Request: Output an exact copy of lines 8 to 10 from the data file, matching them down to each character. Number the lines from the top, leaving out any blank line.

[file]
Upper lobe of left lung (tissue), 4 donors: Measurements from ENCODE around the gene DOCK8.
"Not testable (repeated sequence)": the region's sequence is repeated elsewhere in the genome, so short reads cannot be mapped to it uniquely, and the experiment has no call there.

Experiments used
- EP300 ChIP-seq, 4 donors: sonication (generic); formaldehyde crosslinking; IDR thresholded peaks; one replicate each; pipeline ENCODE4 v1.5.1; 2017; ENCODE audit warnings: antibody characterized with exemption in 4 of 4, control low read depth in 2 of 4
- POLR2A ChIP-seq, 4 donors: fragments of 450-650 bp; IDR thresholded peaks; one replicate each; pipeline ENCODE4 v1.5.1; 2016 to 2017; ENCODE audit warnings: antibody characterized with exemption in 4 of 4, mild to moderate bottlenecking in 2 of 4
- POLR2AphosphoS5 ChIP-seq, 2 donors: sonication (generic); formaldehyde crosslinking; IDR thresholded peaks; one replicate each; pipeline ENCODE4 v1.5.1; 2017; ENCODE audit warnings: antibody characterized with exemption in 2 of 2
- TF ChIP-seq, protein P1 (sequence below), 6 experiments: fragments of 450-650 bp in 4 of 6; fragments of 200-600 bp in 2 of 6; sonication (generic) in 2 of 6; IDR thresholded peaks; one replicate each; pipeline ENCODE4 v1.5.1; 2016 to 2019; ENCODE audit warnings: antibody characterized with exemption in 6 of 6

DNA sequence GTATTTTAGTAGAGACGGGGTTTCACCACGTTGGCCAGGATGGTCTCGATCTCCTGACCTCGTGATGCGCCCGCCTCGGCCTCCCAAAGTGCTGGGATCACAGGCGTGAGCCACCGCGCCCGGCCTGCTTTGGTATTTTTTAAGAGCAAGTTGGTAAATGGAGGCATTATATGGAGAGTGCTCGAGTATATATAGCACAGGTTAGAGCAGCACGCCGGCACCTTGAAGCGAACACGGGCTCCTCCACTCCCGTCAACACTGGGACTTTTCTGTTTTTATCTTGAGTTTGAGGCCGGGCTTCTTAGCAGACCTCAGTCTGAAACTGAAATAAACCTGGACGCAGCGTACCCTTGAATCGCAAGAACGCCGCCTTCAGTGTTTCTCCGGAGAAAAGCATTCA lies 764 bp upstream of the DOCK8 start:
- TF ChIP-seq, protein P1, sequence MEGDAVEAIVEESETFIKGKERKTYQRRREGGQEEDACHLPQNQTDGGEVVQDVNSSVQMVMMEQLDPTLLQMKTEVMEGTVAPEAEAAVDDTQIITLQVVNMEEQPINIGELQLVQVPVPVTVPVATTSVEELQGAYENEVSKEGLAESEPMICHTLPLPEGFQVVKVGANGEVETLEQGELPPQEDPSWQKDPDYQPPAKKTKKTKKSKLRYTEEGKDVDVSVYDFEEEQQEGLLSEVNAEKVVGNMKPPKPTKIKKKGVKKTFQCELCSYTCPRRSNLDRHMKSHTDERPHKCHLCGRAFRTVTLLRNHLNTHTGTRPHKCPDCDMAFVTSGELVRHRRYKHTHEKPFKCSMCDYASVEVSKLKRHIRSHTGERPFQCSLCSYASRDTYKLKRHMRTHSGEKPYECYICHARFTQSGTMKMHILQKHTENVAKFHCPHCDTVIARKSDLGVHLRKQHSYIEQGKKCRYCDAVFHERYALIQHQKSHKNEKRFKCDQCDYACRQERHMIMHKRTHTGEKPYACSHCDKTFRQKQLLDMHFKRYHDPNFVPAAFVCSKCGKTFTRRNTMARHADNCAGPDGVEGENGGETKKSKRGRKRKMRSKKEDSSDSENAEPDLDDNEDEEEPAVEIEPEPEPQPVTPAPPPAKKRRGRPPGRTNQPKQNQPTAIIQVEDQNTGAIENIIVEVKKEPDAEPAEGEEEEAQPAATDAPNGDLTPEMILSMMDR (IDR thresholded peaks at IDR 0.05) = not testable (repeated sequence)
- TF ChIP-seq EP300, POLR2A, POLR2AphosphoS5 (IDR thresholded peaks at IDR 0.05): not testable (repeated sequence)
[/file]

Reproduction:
DNA sequence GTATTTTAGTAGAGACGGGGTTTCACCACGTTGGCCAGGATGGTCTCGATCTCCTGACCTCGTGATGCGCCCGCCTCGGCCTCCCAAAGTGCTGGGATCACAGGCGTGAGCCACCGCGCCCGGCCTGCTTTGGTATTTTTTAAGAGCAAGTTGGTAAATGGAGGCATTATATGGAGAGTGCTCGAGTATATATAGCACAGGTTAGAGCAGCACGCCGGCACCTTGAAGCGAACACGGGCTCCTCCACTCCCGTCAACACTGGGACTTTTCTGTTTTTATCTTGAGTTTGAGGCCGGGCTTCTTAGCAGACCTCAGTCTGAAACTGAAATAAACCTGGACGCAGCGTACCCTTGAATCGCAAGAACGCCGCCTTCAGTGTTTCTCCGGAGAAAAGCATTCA lies 764 bp upstream of the DOCK8 start:
- TF ChIP-seq, protein P1, sequence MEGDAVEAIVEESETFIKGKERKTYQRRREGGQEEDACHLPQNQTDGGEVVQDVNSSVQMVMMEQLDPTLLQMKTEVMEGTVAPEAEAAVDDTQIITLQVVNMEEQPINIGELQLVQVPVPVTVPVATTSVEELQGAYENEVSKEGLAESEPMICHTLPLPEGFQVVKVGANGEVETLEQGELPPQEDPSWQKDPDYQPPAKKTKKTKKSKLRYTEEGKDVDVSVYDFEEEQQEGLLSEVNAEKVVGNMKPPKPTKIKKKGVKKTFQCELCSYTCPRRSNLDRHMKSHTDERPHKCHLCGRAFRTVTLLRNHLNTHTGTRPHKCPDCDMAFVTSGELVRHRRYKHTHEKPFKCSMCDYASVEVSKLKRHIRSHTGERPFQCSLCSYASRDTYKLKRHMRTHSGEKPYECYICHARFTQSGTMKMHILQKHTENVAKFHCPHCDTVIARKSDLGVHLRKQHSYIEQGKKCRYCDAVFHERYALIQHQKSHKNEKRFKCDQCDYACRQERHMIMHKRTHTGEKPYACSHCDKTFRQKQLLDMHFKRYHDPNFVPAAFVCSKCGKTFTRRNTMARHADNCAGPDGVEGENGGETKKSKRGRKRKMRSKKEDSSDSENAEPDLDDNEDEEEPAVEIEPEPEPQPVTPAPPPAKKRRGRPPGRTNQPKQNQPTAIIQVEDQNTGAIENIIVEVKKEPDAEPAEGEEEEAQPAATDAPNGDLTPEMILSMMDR (IDR thresholded peaks at IDR 0.05) = not testable (repeated sequence)
- TF ChIP-seq EP300, POLR2A, POLR2AphosphoS5 (IDR thresholded peaks at IDR 0.05): not testable (repeated sequence)